An overview of estate planning

On Behalf of | Feb 2, 2023 | Estate Planning

Estate planning in Michigan requires careful thought and consideration about several matters. An estate planner might have the best interests of beneficiaries in mind, and steps to procure the best outcome could involve deliberately reviewing all actions and responsibilities associated with devising estate plan directives and documents.

Estate plan basics

Writing a last will and testament is the most common step in estate planning. A will allows the testator to grant assets to chosen beneficiaries. The will must be legal under state law to be valid. When the testator passes away, the will must go through probate. An estate planner might examine options to list beneficiaries on transfer-on-death accounts to eliminate probate in full or in part.

Locking estate plans in stone might not be the best approach as circumstances might change, prompting necessary changes. A divorce would probably move someone to remove an ex-spouse from a will. New information about estate taxes and requirements to pay personal income taxes for the deceased testator might require additional financial planning.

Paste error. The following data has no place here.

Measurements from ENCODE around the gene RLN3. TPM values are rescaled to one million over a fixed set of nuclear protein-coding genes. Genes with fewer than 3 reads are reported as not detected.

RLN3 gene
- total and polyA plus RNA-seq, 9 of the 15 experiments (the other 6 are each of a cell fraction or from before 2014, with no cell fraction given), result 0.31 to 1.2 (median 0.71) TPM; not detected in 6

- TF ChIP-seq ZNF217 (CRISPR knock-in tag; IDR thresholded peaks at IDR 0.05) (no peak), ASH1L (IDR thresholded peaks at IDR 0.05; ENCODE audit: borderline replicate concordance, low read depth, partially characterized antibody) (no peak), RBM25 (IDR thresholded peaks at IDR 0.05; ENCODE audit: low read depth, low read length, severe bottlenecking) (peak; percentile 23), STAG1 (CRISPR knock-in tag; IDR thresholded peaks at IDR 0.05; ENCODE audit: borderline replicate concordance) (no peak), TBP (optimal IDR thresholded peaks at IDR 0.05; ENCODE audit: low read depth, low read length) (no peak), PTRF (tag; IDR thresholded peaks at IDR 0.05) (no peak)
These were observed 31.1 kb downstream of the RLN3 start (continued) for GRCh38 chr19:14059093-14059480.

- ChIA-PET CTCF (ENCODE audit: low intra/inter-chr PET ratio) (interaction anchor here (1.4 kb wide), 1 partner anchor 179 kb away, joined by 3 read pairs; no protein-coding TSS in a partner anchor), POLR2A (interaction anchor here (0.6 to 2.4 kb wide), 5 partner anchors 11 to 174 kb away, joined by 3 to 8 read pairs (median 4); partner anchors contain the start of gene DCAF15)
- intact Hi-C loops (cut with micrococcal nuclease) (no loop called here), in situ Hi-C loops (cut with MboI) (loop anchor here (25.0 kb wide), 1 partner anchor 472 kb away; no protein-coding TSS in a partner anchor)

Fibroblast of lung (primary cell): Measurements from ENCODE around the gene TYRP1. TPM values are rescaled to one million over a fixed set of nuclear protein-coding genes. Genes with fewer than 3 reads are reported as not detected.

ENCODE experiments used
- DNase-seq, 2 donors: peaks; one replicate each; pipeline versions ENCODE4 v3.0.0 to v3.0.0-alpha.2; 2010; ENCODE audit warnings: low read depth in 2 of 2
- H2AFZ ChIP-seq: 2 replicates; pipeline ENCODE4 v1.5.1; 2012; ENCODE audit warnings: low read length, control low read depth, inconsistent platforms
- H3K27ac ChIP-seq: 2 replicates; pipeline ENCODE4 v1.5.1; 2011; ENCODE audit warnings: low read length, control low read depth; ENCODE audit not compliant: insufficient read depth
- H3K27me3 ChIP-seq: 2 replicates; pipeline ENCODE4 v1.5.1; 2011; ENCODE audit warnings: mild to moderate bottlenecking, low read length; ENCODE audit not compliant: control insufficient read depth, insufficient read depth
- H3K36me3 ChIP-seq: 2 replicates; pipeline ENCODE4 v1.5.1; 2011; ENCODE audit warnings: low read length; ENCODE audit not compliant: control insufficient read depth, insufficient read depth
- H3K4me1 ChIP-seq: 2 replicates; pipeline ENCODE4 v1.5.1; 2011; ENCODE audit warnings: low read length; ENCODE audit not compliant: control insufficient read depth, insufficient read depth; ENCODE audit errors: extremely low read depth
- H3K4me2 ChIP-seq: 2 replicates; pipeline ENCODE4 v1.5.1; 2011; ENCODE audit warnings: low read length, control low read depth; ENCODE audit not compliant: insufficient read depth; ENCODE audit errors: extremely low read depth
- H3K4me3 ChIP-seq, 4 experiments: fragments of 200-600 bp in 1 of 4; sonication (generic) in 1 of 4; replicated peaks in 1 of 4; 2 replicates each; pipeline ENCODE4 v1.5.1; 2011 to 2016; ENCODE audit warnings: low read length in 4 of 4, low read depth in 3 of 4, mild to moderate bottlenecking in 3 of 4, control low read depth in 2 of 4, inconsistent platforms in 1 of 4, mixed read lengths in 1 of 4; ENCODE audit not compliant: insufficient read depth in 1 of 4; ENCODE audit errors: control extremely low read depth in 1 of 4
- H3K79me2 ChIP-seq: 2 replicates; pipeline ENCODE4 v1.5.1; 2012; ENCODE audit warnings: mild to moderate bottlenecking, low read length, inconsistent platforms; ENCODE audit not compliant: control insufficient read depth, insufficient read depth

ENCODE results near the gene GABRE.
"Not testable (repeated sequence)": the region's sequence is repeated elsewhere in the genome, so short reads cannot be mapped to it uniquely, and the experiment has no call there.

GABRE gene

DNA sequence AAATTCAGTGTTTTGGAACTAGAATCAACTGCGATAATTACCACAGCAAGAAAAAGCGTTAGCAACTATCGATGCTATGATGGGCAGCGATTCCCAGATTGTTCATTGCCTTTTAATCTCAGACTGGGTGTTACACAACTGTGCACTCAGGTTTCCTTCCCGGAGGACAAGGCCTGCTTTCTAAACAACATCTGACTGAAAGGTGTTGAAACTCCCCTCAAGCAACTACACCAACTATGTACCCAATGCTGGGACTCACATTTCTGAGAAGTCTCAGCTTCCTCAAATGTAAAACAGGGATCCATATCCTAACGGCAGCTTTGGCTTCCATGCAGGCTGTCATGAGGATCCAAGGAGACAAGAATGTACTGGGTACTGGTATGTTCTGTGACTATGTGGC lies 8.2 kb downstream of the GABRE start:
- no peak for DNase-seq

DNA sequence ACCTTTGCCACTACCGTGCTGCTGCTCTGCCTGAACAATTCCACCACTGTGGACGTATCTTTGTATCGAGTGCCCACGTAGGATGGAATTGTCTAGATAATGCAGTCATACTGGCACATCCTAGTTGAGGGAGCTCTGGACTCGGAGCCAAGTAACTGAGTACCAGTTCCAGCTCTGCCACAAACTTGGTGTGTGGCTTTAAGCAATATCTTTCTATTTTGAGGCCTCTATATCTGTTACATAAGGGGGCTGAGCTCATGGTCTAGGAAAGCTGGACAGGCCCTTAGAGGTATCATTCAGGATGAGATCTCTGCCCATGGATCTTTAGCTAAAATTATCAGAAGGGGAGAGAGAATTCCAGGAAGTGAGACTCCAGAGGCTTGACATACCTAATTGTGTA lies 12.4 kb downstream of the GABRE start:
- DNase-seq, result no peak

An estate planner might also perform a detailed inventory of all assets and liabilities. Keeping accurate records of such documents and making them available to the executor, or the person currently serving as a power of attorney, might make probate proceed more smoothly.

Further considerations

Another step in estate planning entails putting assets into a trust. Transferring a house or a life insurance policy through a trust might be worthwhile. Also, a trust allows the designator to have more control over asset distribution and management after his or her death. The grantor may worry about the beneficiary’s ability to manage the assets, and a trust could provide a solution.

Estate planning might involve other steps that address end-of-life care or responsibilities associated with unexpected adverse health-related incidents, including catastrophic accidents or heart attacks. An estate planner may create a living will or healthcare proxy to deal with incapacitation.

Estate planning involves many steps and responsibilities. Planners may need to invest significant time to devise the right plan.